have a test tree that allows me to build the code. There IS no code yet.

Off the top of my head, it might go something like this:

Dialog input -> dialog_handler -> logic_layer (unchanged and untested).

logic_layer -> looks up rules for the object and parameter, does ALL the 
logical checks required for that combination and sets GncLogicResult. 

If == 0, calls the param->param_setfcn before returning. Only those parameters 
that are suitable for a setfcn call would allow a zero result, if an object 
needs >1 parameter to be logically intact, then that will be enforced. This 
is the whole point, cashutil cannot know this because the logic that dictates 
how parameters interrelate is hidden in the GUI. So currently, cashutil 
blindly sets parameters independently of any other parameter. That's why it's 
not ready for use!!!!!

Dialog receives the logic result and proceeds:
1. If 0, check if OK should be enabled by calling a summary function in the 
logic layer, maybe gboolean gnc_logic_complete() or gint 
gnc_logic_remaining() which returns the number of inputs that are still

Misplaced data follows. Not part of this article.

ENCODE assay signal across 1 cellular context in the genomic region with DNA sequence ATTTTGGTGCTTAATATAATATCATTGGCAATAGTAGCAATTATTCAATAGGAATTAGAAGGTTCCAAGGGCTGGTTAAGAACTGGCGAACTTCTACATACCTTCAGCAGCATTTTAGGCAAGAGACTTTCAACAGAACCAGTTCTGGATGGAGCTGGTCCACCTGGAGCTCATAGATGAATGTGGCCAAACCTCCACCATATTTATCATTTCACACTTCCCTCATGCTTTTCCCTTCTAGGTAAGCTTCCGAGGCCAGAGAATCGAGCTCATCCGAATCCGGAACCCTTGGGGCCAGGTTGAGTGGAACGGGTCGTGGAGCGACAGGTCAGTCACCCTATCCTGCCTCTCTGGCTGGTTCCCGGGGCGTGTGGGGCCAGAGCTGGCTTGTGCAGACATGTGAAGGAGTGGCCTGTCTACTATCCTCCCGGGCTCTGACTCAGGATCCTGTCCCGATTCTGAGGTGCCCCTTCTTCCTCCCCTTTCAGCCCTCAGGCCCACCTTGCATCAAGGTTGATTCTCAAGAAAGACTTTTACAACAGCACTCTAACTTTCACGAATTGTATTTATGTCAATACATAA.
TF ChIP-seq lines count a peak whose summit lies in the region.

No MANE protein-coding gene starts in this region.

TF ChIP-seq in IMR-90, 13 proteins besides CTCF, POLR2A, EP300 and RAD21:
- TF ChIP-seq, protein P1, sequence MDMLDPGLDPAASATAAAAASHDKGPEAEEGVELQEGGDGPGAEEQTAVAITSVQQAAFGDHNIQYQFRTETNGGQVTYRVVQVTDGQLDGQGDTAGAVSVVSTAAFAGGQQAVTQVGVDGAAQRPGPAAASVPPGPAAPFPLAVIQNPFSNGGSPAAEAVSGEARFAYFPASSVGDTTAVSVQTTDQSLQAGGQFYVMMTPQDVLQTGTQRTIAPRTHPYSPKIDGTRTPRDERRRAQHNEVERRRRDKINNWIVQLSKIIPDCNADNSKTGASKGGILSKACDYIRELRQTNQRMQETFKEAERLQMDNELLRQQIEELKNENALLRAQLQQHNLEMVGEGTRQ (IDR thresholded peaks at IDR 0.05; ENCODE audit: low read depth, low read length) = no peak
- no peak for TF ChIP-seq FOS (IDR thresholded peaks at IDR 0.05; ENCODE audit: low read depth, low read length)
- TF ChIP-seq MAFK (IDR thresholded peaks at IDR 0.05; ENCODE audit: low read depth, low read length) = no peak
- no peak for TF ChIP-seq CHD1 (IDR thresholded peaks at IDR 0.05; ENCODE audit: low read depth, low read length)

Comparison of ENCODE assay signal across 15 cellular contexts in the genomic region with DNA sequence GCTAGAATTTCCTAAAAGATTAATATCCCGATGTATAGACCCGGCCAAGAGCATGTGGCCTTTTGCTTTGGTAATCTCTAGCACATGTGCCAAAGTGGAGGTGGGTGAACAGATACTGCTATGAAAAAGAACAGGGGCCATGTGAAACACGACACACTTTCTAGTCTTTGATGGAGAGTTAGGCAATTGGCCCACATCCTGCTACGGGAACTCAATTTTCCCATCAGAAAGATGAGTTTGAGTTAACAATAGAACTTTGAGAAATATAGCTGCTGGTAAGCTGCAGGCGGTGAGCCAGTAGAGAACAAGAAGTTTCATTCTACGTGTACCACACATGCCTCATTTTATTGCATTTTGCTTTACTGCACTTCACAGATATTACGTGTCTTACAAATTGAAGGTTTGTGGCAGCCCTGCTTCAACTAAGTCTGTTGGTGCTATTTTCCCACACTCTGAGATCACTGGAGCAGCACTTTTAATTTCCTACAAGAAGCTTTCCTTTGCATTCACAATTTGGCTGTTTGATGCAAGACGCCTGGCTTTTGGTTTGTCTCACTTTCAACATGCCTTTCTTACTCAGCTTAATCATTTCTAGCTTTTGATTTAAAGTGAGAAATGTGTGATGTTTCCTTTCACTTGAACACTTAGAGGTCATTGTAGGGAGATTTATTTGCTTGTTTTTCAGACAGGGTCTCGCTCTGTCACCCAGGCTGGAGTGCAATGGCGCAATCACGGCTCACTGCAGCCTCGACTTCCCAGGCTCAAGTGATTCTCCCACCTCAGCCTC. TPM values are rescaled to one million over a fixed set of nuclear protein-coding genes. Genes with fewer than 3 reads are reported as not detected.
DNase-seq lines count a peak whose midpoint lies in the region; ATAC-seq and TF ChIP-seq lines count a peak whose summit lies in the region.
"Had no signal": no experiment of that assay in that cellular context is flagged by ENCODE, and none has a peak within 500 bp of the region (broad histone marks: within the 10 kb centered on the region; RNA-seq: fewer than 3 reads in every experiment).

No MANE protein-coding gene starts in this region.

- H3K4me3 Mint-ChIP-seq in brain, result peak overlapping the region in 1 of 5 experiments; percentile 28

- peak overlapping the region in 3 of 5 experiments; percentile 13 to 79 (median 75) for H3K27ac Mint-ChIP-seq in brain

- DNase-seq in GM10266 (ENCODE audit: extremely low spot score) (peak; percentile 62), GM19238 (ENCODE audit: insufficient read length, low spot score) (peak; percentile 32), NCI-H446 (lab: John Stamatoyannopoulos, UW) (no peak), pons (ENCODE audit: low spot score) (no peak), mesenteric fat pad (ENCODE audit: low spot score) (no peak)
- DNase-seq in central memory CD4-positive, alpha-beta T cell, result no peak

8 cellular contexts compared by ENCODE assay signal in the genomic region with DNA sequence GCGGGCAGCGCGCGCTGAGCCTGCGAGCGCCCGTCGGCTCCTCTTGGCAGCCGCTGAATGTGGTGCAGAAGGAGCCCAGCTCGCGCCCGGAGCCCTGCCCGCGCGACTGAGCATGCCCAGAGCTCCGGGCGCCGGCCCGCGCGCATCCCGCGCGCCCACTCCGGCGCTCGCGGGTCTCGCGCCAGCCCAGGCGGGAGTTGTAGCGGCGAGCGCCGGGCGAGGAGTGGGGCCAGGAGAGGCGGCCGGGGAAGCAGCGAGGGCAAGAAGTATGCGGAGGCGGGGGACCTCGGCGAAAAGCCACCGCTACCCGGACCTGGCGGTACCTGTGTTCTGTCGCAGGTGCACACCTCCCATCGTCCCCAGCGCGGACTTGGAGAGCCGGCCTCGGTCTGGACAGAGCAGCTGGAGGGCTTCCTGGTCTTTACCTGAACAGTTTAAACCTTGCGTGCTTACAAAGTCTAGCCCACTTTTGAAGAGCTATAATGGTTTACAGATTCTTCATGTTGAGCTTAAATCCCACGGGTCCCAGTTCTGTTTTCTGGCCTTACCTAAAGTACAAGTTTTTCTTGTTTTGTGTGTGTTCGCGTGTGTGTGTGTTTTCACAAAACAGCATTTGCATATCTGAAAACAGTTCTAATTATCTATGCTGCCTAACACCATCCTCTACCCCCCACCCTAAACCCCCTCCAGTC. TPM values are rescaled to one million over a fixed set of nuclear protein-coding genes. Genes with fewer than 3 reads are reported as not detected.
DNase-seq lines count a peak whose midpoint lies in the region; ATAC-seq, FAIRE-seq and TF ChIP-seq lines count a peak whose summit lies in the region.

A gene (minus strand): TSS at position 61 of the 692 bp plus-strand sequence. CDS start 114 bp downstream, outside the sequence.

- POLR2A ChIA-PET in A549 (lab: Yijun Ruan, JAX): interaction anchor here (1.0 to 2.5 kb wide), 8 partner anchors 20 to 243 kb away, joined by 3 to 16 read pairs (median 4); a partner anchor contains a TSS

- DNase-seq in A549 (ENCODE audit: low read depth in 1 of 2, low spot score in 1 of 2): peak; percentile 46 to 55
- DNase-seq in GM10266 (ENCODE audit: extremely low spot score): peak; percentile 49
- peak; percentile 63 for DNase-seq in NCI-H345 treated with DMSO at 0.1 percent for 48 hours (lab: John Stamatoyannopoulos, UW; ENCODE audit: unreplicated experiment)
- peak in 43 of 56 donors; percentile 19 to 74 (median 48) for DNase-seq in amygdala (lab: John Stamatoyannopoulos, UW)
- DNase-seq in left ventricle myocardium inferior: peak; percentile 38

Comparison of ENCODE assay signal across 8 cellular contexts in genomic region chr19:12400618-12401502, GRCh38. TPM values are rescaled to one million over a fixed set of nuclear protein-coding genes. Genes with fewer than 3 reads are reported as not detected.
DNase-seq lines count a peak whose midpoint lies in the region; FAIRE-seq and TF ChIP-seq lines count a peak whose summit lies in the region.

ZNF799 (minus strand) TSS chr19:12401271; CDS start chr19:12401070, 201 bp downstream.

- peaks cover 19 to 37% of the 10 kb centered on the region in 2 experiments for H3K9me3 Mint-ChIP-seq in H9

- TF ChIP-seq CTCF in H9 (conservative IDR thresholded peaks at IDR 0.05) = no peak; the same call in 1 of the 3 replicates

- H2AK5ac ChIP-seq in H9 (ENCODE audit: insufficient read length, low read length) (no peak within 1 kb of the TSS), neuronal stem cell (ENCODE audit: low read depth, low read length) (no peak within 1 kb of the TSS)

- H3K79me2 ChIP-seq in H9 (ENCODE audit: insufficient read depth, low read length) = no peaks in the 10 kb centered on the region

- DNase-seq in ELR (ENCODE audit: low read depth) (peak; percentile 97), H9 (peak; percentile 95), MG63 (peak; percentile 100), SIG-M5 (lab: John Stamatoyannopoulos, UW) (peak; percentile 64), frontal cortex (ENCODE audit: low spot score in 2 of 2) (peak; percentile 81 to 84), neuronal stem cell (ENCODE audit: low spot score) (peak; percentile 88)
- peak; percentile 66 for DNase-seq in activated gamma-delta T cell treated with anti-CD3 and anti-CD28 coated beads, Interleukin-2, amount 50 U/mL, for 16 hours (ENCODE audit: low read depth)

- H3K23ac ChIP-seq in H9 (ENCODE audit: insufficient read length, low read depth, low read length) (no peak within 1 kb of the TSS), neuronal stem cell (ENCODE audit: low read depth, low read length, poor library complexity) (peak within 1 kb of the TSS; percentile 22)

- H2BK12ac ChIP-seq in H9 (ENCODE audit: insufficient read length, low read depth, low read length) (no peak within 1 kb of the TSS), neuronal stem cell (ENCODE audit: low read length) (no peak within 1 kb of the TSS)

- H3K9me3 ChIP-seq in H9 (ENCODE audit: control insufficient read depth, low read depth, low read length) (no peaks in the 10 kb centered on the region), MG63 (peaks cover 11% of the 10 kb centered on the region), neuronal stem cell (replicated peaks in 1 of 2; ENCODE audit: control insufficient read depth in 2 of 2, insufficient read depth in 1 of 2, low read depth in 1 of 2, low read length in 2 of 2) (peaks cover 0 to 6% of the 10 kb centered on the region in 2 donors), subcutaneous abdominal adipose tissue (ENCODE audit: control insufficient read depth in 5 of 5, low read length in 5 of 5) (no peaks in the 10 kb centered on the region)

required before the dialog can enable OK, again zero would mean go ahead.
2. If <>0, read the reason from the logic layer and decide how to complain 
to / help the user.

The logic layer will completely replace any logic currently in the dialog that 
determines if the user input is logically intact. Depending on the type of 
data, this could involve one or more of the 5 logic levels - the rules being 
modelled on exactly what happens now.

> It sounds like I need to modify the object, test the modification, and if
> there's a failure back out the modifications...

No. You read the input from the user, pass that back to the object with the 
parameter that is meant to accept it and get back a logical result. If  
successful, the data will have been committed in the same stage. If it fails, 
you'll get back a reason for the refusal which you pass on to the user. 
Failure just means the parameter remains unchanged and the dialog asks the 
user to try again, explaining what needs to be done. Exactly as now. If the 
input is OK but more inputs are required (essential fields etc.), then the 
parameter can be set but the log_result is still non-zero. Again, the dialog 
asks the logic layer why and passes that on to the user.

Maybe something like (off the top of my head)
gnc_logic_test(QofIdType object_type, gpointer data, QofParam param)

Whereas now in QOF you'd call qof_class_get_parameter and then 
param->param_setfcn(), that would be called behind the scenes IF the rules 
specify that the data can be committed.
Alternatively, other parts of the code use the objects directly with some 
xaccObjectSetParam type. Instead of doing the logic in the dialog and THEN 
calling the setter, you call the logic test with the UNCHECKED input data and 
either report back on error or carry on to the next element. If there are no 
more elements that are essential for the current object definition, the logic